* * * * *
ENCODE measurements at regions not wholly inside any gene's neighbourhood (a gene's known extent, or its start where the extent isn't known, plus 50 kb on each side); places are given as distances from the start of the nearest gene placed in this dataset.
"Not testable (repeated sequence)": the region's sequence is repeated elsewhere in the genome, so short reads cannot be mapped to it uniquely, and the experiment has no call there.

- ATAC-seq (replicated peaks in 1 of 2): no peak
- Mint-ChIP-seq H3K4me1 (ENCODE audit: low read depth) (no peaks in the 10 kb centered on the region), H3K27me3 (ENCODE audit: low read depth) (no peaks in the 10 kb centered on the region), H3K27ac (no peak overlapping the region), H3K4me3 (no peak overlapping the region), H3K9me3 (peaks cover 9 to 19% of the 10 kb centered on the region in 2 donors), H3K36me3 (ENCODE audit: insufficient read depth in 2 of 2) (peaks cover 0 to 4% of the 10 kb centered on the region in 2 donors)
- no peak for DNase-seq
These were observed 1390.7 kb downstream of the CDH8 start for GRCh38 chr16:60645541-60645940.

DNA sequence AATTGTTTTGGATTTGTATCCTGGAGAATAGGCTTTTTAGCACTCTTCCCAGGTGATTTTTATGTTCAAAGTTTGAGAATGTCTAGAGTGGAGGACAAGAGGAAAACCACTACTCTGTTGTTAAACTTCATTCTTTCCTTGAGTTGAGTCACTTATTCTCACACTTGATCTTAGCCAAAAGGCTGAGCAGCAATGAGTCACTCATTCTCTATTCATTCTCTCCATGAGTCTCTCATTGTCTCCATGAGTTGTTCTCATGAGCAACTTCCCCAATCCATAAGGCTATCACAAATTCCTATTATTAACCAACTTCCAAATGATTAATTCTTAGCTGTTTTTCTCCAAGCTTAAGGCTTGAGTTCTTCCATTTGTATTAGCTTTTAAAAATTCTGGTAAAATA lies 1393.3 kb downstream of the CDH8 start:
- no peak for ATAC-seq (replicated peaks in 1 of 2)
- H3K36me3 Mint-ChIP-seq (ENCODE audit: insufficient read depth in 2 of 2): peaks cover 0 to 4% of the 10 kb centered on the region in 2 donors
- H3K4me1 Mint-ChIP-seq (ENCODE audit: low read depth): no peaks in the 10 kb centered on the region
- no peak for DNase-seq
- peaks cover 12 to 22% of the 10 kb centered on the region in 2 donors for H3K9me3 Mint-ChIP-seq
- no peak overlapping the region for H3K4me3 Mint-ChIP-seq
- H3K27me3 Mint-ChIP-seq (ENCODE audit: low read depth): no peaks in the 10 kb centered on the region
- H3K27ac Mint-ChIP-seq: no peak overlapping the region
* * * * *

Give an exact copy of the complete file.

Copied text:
ENCODE measurements at regions not wholly inside any gene's neighbourhood (a gene's known extent, or its start where the extent isn't known, plus 50 kb on each side); places are given as distances from the start of the nearest gene placed in this dataset.
"Not testable (repeated sequence)": the region's sequence is repeated elsewhere in the genome, so short reads cannot be mapped to it uniquely, and the experiment has no call there.

- ATAC-seq (replicated peaks in 1 of 2): no peak
- Mint-ChIP-seq H3K4me1 (ENCODE audit: low read depth) (no peaks in the 10 kb centered on the region), H3K27me3 (ENCODE audit: low read depth) (no peaks in the 10 kb centered on the region), H3K27ac (no peak overlapping the region), H3K4me3 (no peak overlapping the region), H3K9me3 (peaks cover 9 to 19% of the 10 kb centered on the region in 2 donors), H3K36me3 (ENCODE audit: insufficient read depth in 2 of 2) (peaks cover 0 to 4% of the 10 kb centered on the region in 2 donors)
- no peak for DNase-seq
These were observed 1390.7 kb downstream of the CDH8 start for GRCh38 chr16:60645541-60645940.

DNA sequence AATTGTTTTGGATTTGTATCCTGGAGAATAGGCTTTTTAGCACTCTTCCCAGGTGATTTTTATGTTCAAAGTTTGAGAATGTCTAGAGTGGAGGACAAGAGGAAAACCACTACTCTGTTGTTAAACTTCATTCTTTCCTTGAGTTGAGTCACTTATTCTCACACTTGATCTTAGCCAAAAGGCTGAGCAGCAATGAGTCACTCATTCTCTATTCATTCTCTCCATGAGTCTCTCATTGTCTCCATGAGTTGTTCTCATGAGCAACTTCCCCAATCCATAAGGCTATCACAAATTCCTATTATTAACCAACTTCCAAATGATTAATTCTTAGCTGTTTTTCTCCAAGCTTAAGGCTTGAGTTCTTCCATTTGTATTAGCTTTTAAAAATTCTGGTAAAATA lies 1393.3 kb downstream of the CDH8 start:
- no peak for ATAC-seq (replicated peaks in 1 of 2)
- H3K36me3 Mint-ChIP-seq (ENCODE audit: insufficient read depth in 2 of 2): peaks cover 0 to 4% of the 10 kb centered on the region in 2 donors
- H3K4me1 Mint-ChIP-seq (ENCODE audit: low read depth): no peaks in the 10 kb centered on the region
- no peak for DNase-seq
- peaks cover 12 to 22% of the 10 kb centered on the region in 2 donors for H3K9me3 Mint-ChIP-seq
- no peak overlapping the region for H3K4me3 Mint-ChIP-seq
- H3K27me3 Mint-ChIP-seq (ENCODE audit: low read depth): no peaks in the 10 kb centered on the region
- H3K27ac Mint-ChIP-seq: no peak overlapping the region